Formula One’s Two-Horse Race

Not for the first time, the Formula One season has been dominated by a single team. Luckily for fans – and that’s the most they can ask for these days, given the skewed car-to-driver performance ratio – the season hasn’t been dominated by a single driver. That has been the case quite often in the last decade, but this time, it’s two drivers (again) from the same team – Mercedes

Nico Rosberg is sick of being a bridesmaid. He has finished second to Lewis Hamilton in two consecutive drivers’ championships now, and they aren’t even friends anymore. So, one could be forgiven for feeling really sorry for him around a month ago, when the Brit three-time champion once again went on a championship tear: Hamilton won 6 out of 7 races (including 4 in a row) between May and August, 2016, to run away with the championship lead after Rosberg won the first four races of the season. It seemed like Hamilton was only finding his groove for the first few races, and it would have only been a matter of time before he took matters into his own hands. It always seemed like it depended on Hamilton, and not Rosberg, as to how the championship would go. So after winning at Monaco, Canada, Austria, Britain, Budapest and Germany, many of us began to yawn again, convinced that this was no more Rosberg’s championship to win. It never was, perhaps. 
Nico Rosberg - BookMyShow

And then, after the July break, it all turned around. Rosberg won at Belgium, Rosberg won in Italy and Rosberg dominated and won at Singapore this Sunday. Three races in a row, and he is back in the lead – by 8 points, after the worried Brit finished third behind Red Bull’s Daniel Ricciardo. Just like that, Hamilton’s sizeable lead, which went to almost 30 points, is gone. And Rosberg has now won 8 races out of 15 this season. It’s a wonder that he is still only 8 points ahead despite winning more than half the races – but that has been down to Hamilton’s podiums, even when he isn’t performing too well. At Singapore, he struggled, but drove well to secure third place.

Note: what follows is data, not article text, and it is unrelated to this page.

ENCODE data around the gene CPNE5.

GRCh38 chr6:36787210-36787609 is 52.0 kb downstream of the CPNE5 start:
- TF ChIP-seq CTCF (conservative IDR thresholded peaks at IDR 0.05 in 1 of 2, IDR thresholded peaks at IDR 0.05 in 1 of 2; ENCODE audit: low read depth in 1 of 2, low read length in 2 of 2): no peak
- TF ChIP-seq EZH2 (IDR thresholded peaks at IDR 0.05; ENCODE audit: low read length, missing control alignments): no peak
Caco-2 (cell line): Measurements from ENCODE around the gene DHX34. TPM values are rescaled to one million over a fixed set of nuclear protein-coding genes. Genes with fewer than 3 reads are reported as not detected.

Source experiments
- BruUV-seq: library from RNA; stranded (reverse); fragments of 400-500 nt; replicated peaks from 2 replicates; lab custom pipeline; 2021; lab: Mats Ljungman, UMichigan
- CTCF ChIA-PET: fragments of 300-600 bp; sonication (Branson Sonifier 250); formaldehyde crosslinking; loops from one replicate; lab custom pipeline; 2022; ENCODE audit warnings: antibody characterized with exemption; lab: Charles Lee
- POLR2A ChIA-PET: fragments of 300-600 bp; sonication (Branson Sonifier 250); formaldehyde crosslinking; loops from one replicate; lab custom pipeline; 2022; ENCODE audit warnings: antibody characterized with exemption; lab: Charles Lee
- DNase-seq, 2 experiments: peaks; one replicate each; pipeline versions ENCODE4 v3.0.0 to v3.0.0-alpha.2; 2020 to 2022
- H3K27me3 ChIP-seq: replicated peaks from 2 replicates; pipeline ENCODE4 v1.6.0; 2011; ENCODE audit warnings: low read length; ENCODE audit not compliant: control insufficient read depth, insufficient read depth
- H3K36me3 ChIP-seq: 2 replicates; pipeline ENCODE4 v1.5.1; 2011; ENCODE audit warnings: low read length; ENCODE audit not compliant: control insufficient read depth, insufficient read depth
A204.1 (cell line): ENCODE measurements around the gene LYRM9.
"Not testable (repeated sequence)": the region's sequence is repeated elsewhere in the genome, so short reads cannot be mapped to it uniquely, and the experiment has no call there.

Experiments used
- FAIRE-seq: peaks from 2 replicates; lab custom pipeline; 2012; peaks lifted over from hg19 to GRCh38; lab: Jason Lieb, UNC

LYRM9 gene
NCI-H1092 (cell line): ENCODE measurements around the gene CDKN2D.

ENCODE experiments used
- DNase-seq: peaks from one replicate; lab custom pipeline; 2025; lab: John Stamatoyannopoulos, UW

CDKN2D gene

The two Mercedes drivers have won 14 out of the 15 races this season between them. That’s as dominant as it gets. The only non-Mercedes race was won by teenager Max Verstappen back in May in Spain. With 6 races to go, Mercedes could end up winning 20 out of 21 possible races in the calendar year – an unprecedented achievement, and surely a record of some kind. It’s down to these two, once again, and this time it doesn’t look like Rosberg will crumble. He wants it bad, especially after being well in the hunt at this point for the last two years now. But Hamilton, always touted as the superior driver, has known how to close it out – he has won Championships, and he knows how to perform when the pressure is on. Rosberg isn’t used to leading so late in the season, and it could all come down to his German temperament, his nerves, and his guts, especially with some showstopping tracks to come: Malaysia, Japan, USA, Mexico, Brazil, and of course, the last and final race of the season, Abu Dhabi. 

Nobody can bet against it going down to that race. If it does, this will be a successful season – for both, fans and drivers alike. 

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